Feature

The Global Deal

Why we don't have to chose between keeping the economy growing and stopping global warming.

MIKE CLARKE/AFP/Getty Images
MIKE CLARKE/AFP/Getty Images

The danger from climate change lies not only, or even primarily, in heat. Most of the damage is from water, or the lack of it: storms, droughts, floods, rising sea levels. The levels of warming that we risk would be profoundly damaging for all countries of the world, rich and poor. A transformation of the physical geography of the world also changes the human geography: where we live, and how we live our lives.

We do not know for sure by how much global temperatures will rise if we follow "business as usual." I choose 5°C here to illustrate the risks because there seems to be around a 50-50 chance of eventual temperature increases around this magnitude if we continue along likely current growth paths, or follow business as usual for much of this century. Increases of 5°C would be devastating, but there are deeply worrying probabilities of being above 6°C or more next century. And even in a very optimistic assessment of the consequences of business as usual, we can still expect a rise of around 4°C, the effects of which would also be profoundly damaging, triggering unstable dynamics we do not yet fully understand. Indeed, such risks occur at lower temperatures and concentrations of greenhouse gases.

The seriousness of a 5°C increase is clear when we realize that in the last ice age, around 10,000 years ago, the planet was 5°C cooler than now. Most of Northern Europe, North America and corresponding latitudes were under hundreds of meters of ice, with human life concentrated much closer to the equator. We have to go back 30 to 50 million years, to the Eocene period, to find temperatures as high as 5°C above pre-industrial times. The world’s land then consisted mainly of swampy forest. Temperature increases on this scale, and the consequent climate change, lead to massive dislocation, generate huge new vulnerabilities, and redraw patterns of habitation. They cannot be understood in terms of the difference between Stockholm and Madrid, or Maine and Florida, or the idea that we might just need a little more air conditioning and flood defense.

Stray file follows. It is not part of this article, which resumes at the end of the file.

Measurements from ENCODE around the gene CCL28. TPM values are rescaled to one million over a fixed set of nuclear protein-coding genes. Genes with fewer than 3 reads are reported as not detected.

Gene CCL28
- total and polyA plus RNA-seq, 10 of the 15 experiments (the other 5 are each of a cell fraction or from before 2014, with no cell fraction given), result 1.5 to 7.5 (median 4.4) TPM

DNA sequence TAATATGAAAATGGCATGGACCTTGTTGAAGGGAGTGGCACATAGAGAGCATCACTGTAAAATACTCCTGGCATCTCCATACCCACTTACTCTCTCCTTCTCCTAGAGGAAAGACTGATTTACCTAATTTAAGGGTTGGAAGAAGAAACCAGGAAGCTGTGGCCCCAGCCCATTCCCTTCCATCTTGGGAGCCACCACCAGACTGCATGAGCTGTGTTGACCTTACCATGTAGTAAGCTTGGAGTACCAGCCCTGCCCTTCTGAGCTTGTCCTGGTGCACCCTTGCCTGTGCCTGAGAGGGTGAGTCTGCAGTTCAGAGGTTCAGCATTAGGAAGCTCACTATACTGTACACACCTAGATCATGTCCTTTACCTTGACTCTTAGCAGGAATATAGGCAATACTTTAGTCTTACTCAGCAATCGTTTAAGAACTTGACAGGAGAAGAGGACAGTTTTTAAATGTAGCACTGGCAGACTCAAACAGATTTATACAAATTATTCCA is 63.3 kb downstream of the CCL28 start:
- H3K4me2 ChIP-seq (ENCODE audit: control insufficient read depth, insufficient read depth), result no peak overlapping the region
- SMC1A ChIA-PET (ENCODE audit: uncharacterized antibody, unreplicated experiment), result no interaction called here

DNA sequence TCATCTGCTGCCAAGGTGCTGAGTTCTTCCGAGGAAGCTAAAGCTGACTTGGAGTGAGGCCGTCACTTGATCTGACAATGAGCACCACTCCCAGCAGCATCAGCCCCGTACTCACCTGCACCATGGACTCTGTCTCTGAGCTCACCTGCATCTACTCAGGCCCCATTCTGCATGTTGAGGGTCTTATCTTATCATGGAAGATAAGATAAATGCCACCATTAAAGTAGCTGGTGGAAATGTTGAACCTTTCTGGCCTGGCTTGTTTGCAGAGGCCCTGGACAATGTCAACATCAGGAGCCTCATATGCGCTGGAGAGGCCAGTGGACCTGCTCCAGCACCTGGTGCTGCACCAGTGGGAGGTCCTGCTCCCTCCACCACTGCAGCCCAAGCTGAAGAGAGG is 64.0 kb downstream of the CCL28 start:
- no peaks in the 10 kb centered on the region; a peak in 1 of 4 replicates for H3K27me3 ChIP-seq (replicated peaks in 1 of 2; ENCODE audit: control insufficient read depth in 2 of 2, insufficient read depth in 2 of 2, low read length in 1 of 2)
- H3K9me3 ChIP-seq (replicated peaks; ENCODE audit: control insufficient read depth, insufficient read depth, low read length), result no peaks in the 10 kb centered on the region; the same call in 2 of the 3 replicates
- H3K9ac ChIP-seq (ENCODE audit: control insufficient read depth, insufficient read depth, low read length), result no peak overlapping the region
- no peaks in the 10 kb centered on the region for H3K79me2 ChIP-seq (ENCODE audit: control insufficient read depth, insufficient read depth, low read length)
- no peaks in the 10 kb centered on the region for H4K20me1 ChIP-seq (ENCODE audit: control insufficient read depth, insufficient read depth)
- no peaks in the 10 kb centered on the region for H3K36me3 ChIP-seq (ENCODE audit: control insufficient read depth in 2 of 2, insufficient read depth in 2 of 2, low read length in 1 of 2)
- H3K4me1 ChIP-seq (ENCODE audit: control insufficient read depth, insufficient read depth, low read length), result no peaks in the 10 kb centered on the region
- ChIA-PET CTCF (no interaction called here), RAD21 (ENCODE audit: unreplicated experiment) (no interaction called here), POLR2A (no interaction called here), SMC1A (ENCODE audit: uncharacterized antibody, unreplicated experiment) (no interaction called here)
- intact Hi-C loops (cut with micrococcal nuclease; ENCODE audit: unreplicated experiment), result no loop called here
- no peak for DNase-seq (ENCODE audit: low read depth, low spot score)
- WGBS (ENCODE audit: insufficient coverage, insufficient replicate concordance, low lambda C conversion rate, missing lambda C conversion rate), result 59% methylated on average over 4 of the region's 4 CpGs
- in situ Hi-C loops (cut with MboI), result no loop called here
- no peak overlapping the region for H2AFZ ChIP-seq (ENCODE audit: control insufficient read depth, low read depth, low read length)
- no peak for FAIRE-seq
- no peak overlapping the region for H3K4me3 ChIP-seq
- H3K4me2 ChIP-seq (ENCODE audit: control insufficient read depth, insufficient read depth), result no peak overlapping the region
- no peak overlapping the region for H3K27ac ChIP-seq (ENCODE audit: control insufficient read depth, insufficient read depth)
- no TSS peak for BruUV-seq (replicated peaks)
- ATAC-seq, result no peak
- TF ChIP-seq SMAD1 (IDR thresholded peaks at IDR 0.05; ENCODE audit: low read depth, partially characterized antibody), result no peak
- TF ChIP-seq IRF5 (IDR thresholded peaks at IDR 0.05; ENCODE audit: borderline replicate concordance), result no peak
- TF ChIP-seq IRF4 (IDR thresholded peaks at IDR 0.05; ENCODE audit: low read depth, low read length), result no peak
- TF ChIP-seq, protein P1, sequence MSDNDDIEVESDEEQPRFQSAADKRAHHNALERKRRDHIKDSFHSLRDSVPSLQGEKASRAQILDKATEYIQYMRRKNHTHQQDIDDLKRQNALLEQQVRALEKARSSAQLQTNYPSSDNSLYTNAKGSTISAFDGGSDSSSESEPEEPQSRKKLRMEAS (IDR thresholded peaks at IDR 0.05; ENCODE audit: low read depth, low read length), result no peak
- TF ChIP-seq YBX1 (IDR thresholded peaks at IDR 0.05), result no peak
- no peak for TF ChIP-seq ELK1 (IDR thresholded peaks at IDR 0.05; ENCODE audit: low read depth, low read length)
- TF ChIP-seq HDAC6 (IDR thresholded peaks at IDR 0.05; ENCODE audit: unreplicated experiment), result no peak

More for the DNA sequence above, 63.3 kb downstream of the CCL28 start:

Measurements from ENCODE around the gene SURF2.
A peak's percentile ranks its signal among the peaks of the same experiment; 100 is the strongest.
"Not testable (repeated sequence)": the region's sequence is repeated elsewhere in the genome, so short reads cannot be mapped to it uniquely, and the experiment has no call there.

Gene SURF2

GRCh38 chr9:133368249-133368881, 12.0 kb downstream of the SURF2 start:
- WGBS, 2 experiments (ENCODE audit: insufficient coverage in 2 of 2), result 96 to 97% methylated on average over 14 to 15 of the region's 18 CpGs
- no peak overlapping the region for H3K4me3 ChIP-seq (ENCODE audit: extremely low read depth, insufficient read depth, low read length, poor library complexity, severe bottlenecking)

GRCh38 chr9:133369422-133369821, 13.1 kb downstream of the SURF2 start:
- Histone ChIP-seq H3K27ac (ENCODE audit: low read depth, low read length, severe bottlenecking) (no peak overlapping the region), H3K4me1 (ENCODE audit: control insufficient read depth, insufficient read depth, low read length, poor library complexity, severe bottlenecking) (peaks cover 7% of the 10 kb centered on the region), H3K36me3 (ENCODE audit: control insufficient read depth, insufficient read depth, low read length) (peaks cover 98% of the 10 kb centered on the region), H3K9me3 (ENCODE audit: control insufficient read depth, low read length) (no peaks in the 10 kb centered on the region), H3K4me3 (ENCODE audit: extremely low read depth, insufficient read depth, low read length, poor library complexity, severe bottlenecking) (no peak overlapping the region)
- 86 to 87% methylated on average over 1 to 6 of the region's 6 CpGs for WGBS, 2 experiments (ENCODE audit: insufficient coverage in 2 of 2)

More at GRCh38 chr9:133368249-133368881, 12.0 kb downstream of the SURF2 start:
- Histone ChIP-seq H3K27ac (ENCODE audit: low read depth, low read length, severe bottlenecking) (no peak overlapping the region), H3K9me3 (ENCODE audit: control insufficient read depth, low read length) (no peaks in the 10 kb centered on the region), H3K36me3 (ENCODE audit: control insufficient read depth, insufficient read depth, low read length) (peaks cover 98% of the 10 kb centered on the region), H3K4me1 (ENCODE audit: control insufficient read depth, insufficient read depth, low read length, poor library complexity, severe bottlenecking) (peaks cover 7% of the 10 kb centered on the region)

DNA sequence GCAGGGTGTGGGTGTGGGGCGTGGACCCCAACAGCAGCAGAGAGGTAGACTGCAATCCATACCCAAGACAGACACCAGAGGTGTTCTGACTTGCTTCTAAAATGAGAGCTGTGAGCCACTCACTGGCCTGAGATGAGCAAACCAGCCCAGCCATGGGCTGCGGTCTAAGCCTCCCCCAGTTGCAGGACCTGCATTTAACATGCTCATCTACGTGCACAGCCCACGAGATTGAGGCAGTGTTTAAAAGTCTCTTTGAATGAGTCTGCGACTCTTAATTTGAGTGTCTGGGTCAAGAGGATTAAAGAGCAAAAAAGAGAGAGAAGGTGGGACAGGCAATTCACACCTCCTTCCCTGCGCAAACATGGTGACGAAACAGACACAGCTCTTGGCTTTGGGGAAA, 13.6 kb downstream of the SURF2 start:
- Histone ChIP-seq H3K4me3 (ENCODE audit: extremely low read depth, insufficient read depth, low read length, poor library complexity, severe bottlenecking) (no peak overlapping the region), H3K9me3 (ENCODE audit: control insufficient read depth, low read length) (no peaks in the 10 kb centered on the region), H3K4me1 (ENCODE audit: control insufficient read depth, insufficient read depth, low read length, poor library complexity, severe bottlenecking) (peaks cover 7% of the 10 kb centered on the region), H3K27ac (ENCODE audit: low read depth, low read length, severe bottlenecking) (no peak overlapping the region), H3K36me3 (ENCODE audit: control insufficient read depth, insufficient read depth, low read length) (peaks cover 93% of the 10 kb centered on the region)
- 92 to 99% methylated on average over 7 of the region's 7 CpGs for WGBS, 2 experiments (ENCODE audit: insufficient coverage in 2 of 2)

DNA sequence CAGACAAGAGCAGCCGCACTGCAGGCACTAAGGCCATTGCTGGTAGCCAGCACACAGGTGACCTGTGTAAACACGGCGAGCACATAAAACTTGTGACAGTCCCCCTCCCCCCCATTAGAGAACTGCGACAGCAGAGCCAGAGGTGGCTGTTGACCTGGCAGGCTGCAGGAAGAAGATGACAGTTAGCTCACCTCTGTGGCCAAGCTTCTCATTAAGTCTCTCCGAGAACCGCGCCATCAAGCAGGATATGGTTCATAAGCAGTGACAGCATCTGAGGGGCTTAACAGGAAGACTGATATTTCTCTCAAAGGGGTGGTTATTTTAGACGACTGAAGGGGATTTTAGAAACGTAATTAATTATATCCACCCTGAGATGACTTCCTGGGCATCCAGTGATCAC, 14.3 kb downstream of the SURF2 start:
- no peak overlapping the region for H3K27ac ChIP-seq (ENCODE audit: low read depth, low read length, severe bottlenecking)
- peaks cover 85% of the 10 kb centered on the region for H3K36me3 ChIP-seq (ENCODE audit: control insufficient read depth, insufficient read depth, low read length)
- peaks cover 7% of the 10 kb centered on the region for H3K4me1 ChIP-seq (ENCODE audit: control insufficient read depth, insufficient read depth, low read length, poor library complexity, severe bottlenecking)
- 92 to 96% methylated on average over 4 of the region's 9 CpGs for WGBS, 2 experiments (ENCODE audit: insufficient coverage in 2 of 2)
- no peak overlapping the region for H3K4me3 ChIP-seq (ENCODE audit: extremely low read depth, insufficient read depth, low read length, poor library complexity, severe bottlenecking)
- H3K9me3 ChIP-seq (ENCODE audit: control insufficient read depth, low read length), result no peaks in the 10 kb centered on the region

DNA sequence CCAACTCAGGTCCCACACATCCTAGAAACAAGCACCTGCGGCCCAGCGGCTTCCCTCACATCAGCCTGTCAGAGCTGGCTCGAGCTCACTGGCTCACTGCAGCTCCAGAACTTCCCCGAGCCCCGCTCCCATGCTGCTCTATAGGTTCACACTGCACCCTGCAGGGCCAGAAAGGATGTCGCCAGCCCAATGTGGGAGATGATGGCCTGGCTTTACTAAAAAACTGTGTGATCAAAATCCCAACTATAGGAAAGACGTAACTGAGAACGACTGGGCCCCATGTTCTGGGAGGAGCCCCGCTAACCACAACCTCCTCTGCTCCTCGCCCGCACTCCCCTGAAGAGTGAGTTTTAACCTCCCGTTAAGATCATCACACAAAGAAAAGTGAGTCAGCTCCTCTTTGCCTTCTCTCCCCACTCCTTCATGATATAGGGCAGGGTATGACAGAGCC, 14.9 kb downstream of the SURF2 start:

The central message is not, however, one of despair. These huge risks can be reduced drastically at reasonable cost, but only if we act together and follow clear and well-structured policies starting now. The cost of action is much lower than the cost of inaction — in other words, delay would become the anti-growth strategy. The low-carbon world we must and can create will be much more attractive than business as usual. Not only will growth be sustained, it will be cleaner, safer, quieter, and more biodiverse. We understand many of the necessary technologies and will create more; and we can design the economic, political and social structures that can take us there. We require clarity of analysis, commitment to action and collaboration. It is neither economically necessary nor ethically responsible to stop or drastically slow growth to manage climate change. Without strong growth it will be extremely difficult for the poor people of the developing world to lift themselves out of poverty, and we should not respond to climate change by damaging their prospects. Moreover, politically it would be very hard to gain support for action by telling people that they have to choose between growth and climate responsibility. Not only would it be analytically unsound, it would also pose severe ethical difficulties and be so politically destructive as to fail as policy.

This is not to claim that the world can continue to grow indefinitely. It is not even clear what such a claim would involve; societies, living standards, ways of producing and consuming all develop and change. A picture of indefinite expansion is an implausible story of the future, but two things are key: first, to find a way of increasing living standards (including health, education and freedoms) so that world poverty can be overcome; and second, to discover ways of living that can be sustained over time, particularly in relation to the environment. Strong growth, of the right kind, will be both necessary and feasible for many decades.

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